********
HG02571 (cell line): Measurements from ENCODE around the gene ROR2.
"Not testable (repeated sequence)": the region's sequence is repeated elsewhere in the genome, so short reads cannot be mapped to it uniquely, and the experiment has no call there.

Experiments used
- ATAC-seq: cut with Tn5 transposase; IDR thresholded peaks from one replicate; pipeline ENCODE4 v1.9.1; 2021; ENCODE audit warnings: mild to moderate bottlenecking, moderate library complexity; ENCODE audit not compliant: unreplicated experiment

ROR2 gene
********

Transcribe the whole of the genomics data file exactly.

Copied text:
HG02571 (cell line): Measurements from ENCODE around the gene ROR2.
"Not testable (repeated sequence)": the region's sequence is repeated elsewhere in the genome, so short reads cannot be mapped to it uniquely, and the experiment has no call there.

Experiments used
- ATAC-seq: cut with Tn5 transposase; IDR thresholded peaks from one replicate; pipeline ENCODE4 v1.9.1; 2021; ENCODE audit warnings: mild to moderate bottlenecking, moderate library complexity; ENCODE audit not compliant: unreplicated experiment

ROR2 gene